- Procedural pain: Pain caused by manipulation of the wound bed during dressing changes or range-of-motion exercises.

- Breakthrough pain: Pain occurs when blood levels of analgesic agents decrease below the level required to control background pain.

2. Considering her age, are there any other pain interventions that you would consider?


The patient is 11 and ½ years old. Therefore, she can understand the relationship between an event and pain, have a more complex awareness of physical and psychologic pain such as moral dilemmas and mental pain. She may be able to describe intensity and location with more characteristics and to describe psychologic pain. The predicted behavioral response is to pretend comfort to project bravery, or to regress with stress and anxiety. She might attempt to maintain her composure during painful or invasive procedures because school-age children tend to believe they need to be brave.


- To reduce the stress of burn dressing procedures, give her as many choices as possible. Children with some perceived control tend to demonstrate less maladaptive behavior.

- The child's anxiety and fear often will be reduced if the nurse explains what is

going to happen and demonstrates how the procedure will be done. Children

who have understanding of the procedure also demonstrate less maladaptive


- Ask her to give a history of painful procedures with reactions.

- Assess how she copes with and manages pain. The child with several past pain experiences may not exhibit the same types of stressful behaviors as the child with few pain experiences.

- Identify what works best to reduce her pain.

- Identify the parent's and child's preferences for analgesic use and other pain interventions

Wave Watcher

Specializes in Community Health/School Nursing.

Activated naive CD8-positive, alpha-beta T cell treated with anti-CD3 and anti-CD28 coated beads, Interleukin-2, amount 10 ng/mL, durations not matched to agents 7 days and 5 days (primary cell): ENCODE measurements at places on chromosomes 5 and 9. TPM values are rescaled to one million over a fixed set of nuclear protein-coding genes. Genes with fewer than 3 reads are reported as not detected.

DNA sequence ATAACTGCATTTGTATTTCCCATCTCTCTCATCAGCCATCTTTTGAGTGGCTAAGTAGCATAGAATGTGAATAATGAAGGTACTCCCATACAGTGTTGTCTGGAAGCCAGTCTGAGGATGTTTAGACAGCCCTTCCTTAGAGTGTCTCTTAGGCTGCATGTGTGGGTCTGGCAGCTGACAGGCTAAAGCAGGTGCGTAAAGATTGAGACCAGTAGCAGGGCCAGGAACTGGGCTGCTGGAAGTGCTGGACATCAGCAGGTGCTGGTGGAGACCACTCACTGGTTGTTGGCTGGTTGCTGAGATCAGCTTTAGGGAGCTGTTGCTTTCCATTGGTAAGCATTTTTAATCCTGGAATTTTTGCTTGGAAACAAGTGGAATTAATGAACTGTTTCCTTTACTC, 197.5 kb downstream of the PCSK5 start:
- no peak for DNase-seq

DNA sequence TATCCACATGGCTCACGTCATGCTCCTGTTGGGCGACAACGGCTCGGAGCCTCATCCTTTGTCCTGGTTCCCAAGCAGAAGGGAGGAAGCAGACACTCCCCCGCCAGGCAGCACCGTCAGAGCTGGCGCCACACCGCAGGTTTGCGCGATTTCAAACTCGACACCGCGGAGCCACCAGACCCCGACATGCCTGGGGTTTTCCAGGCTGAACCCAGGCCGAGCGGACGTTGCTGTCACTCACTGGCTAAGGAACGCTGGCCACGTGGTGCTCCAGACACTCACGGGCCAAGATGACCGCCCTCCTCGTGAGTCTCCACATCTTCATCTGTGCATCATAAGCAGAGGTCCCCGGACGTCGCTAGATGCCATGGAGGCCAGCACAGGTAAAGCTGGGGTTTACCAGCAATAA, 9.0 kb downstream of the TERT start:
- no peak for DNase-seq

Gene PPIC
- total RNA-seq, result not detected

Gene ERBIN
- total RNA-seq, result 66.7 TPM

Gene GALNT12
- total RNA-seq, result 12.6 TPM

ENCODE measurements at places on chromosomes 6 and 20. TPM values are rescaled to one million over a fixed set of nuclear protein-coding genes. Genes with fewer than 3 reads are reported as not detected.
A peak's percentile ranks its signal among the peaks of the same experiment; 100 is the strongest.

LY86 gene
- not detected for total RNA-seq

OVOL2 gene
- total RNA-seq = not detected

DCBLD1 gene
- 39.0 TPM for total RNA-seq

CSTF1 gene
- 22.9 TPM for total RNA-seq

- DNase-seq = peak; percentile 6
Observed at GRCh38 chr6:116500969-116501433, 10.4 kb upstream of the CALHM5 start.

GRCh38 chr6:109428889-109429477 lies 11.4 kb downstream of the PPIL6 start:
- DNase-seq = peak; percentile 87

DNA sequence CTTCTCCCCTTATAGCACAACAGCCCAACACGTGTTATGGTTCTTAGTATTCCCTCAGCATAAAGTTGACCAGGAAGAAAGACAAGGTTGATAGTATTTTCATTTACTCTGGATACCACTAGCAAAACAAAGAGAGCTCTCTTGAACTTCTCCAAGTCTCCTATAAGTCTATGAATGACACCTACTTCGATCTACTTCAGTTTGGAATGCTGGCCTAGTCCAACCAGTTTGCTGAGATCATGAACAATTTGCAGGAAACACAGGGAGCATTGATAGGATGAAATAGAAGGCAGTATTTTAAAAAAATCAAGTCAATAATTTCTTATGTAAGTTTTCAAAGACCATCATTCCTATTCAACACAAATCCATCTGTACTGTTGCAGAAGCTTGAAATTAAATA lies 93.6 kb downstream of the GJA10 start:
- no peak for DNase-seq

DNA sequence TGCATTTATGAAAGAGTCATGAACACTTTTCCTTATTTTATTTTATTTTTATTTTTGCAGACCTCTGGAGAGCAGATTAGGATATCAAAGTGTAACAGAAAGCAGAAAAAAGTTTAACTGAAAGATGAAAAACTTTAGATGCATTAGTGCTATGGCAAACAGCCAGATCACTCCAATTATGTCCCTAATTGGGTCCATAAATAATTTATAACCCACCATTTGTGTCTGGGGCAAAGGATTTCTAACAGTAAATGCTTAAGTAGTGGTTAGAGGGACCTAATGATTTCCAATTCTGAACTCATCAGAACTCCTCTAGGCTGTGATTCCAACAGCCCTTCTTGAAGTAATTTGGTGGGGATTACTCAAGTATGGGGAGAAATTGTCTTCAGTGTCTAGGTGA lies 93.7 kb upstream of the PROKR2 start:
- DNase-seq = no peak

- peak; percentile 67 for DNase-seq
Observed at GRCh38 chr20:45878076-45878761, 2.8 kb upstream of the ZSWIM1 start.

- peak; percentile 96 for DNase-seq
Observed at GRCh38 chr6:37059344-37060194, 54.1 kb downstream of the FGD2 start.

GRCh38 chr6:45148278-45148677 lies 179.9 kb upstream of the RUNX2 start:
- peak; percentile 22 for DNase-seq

When working with children you can find out what they like to watch on tv....distraction can work well when they are in pain....it takes their mind off what is going on and focuses on what brings them pleasure. Including any toys/stuffed animals/hobbies/music, arts and crafts to keep their minds occupied.


Specializes in none.

Thank you for your contribution with your precious experience.


Specializes in none.

Can anybody give me more comments?

gate control pain theory might be worth looking at, also for #2 non pharmacologic interventions could be a possibility, no not a makeup set, but coloring, video games, or reading a story could reduce anxiety with a secondary effect of reducing reported pain.

Watch that scratchy voice. If she had soot on her face, there may be soot in her respiratory tract.....BIG concern. Get sats w/all vs. (unless you just focus on the pain).

Also, I'd be reporting the dark brown urine with continuous IV fluids going. Sounds like she may not be getting enough.

But- to get into the ideas re: critical thinking, be sure to look at all information you get- and think about why it's being reported. ;)

dark brown urine post burn can be a signal of other bad things going on in the kidneys-- (look at her mechanism of injury)-- i'd look that up and learn what you need to do about it.

I didn't read all of that, but with a burn clear the airway, assure respiration and circulation (escharotomy anyone?), fluid balance, thermoregulation, prevent/treat infection, high calorie/high protein nutrition, pain management, and start scraping off the sluff.

Are the highlighted questions in the OP the only questions you have to deal with on this care plan?


Specializes in Hopefully ICU one of these days..

I'm with Grn Tea, that dark brown urine is a classic presentation of myoglobinuria, particular attention needs to be paid to her I/O to make sure she isn't having a renal insufficiency issue. And with a burn "from the nose..." and a scratchy voice I would also be concerned with her airway.